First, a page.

Robert Hinshaw was born in 1933 in Wichita, Kansas to parents of Quaker descents who migrated from England in the early 1700s to what now is Pennsylvania. “My father was a Quaker minister in the Midwest before becoming president of William Penn College in Iowa. Mother was a homemaker.” A step-grandmother, Ruth Smith, was a Quaker missionary in eastern Guatemala a century ago, this ancestry contributing in part to the plot of the sequel novel. A member of the Society of Friends himself, Robert’s high school and college education was all in Quaker institutions. He graduated from Haverford College in 1955, before entering graduate study in anthropology at the University of Chicago, where he worked under Tax and earned a Ph.D. in 1968. Tax introduced him to Guatemala. “We worked together in the lake region for 30 years until his death in the early 1990s.”
Early in his academic career, Robert taught at the University of Kansas and the University of San Carlos in Guatemala City. He later served as president of Wilmington College in Ohio, chaired the Anthropology Department at Beloit College in Wisconsin, was academic dean at Bethel College in Kansas, taught at the University of Colorado in Denver and directed a six-college consortium in Kansas. He also was a Washington lobbyist under the auspices of the Quakers before returning to independent academic research and consulting in Guatemala.
His wife Linda is a Kansas City attorney. They met in 1990 as official U.S. observers of the Nicaraguan national election. The family consists of five adult children, 12 grandchildren and seven great-grandchildren.
“Linda and I are turning over some of our land to Amigos de Santa Cruz [a non-government organization] to provide a place for the women of Tzununá to have classes in nutrition, infant care, family planning, gender equality and empowerment and a more diversified income,” he says. Traditionally, “an entrenched conservatism” has impeded the town from taking advantage of social services available from within or outside Guatemala.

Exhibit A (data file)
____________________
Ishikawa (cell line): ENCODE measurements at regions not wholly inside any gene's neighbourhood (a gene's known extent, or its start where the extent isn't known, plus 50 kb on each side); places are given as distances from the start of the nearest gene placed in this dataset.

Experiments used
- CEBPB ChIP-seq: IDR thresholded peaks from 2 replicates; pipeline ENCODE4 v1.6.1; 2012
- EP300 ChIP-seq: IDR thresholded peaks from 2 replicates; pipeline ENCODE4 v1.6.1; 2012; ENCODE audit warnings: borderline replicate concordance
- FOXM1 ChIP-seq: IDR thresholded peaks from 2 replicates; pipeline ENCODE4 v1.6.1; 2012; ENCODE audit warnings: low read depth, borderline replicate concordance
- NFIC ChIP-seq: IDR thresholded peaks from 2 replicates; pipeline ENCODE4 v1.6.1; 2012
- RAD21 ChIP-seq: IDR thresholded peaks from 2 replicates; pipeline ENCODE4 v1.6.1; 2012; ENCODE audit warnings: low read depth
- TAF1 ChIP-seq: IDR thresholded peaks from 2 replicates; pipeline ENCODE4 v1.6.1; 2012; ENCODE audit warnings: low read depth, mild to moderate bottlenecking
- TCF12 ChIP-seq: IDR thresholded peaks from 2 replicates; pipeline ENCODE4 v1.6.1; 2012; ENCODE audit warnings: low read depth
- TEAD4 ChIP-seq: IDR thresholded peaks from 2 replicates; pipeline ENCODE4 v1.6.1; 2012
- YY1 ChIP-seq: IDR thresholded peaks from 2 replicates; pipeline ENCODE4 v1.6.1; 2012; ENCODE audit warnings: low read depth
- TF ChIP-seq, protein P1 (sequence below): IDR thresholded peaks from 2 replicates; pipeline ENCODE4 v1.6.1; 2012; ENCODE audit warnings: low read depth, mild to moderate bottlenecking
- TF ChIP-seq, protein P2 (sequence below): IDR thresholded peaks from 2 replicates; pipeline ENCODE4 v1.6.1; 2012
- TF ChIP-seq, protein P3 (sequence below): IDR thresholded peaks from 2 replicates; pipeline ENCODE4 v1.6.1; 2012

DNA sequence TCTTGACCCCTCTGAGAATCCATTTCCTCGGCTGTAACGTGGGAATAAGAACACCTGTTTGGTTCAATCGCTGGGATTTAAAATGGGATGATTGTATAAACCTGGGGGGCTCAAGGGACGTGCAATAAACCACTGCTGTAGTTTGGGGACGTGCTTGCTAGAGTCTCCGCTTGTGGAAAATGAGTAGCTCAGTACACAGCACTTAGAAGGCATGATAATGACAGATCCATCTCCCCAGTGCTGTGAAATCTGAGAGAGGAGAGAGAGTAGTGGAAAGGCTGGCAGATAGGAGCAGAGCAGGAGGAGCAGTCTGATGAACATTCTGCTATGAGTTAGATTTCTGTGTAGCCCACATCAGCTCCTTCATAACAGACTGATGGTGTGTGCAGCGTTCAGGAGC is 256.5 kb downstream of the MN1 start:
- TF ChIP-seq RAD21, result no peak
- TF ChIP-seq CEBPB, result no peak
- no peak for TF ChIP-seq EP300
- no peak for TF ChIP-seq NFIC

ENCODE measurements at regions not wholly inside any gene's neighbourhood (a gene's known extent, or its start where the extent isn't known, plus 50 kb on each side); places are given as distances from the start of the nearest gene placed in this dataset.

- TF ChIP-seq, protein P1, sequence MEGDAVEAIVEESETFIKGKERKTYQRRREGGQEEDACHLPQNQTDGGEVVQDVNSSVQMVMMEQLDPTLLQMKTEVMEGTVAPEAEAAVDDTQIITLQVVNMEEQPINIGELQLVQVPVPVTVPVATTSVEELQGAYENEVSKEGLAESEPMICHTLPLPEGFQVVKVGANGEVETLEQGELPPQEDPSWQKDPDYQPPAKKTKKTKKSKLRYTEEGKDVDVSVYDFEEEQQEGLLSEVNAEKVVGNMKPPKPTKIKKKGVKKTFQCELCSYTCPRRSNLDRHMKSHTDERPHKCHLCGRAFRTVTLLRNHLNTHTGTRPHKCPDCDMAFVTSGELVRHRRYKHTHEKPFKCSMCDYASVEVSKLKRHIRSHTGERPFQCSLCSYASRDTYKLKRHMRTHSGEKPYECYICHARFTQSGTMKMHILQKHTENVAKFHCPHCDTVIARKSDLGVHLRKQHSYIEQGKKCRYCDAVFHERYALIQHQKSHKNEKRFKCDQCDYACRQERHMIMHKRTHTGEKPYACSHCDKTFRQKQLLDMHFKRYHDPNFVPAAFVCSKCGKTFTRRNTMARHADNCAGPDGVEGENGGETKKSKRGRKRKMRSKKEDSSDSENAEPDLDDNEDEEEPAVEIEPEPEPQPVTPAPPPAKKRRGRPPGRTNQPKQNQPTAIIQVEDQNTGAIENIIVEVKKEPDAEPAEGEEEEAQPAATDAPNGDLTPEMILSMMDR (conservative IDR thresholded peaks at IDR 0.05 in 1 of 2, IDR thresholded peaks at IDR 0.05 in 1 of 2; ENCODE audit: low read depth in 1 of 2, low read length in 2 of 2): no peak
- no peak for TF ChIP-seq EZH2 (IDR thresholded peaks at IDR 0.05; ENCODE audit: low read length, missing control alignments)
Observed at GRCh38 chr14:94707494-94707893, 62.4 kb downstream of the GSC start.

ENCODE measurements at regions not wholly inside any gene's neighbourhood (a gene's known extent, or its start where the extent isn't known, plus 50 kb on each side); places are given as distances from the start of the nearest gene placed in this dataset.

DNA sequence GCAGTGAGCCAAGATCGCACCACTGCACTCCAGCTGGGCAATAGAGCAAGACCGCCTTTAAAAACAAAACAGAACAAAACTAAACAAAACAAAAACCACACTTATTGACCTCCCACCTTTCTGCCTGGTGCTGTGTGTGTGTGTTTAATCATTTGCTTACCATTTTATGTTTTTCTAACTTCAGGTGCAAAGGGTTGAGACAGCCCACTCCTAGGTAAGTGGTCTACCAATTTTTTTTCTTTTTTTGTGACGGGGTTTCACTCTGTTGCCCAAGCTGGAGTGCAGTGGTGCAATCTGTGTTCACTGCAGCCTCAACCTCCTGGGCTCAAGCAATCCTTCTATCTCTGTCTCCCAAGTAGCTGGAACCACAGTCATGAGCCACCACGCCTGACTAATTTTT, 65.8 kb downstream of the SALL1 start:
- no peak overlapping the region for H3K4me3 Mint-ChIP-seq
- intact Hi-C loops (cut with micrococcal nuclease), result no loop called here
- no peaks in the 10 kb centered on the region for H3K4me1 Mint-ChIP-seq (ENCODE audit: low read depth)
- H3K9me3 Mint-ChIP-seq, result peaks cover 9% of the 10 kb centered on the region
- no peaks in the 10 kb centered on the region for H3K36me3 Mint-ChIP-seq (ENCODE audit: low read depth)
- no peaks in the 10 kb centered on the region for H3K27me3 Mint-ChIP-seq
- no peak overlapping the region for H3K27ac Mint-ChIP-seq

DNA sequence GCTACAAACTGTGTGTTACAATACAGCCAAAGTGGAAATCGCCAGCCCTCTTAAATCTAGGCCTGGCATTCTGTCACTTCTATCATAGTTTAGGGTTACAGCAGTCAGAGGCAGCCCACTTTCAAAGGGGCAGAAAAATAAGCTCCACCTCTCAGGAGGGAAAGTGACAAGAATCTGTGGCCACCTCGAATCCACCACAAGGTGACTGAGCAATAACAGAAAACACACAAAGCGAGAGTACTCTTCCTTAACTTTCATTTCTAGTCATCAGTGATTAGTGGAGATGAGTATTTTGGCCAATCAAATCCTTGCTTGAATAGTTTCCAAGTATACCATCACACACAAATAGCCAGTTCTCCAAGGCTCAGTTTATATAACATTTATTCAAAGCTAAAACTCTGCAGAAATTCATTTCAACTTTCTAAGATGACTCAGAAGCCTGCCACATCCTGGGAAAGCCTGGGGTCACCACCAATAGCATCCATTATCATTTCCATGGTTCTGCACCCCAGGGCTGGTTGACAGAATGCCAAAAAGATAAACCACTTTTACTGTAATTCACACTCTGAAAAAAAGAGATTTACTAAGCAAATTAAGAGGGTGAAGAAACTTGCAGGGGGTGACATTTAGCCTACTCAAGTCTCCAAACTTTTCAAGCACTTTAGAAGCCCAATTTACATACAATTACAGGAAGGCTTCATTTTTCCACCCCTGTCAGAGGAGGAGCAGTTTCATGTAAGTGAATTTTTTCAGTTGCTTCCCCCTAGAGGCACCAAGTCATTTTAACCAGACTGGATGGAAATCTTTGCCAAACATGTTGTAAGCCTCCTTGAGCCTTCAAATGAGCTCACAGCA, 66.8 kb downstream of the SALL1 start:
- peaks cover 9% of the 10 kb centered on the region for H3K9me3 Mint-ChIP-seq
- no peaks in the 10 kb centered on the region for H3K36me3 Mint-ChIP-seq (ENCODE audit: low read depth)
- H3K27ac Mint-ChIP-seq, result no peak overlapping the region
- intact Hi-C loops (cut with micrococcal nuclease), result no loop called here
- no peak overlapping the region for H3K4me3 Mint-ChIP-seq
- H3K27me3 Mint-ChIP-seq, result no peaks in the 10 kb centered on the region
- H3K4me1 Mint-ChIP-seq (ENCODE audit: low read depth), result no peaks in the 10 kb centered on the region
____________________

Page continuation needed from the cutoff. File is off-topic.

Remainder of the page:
“They define their needs differently than do North Americans,” Robert says. “They subsist on food, clothing and lodging, almost all of which they grow, make or build. They are proud of their culture and aren’t easily convinced that they should be changing their lives in any significant way. After all, they have lived essentially this way for more than 1,000 years.”
The last thing Robert wants to do is to spoil that. “Linda and I are focusing on what we can gain from living with the Mayas. Any assistance we, as outsiders, can provide is not handouts, far less the building of schools and churches.” Too often, he laments, outsiders come in and decide what a community needs, then do it and leave consequences with which they don’t have to live. “An outsider’s role is to listen to peoples’ needs, show what options they have, step back and listen to what they decide then offer whatever possible assistance.
“I’m not down here to save the world,” Robert says. “I’ve just found a convenient rationale for arguing that this is the place to retire.”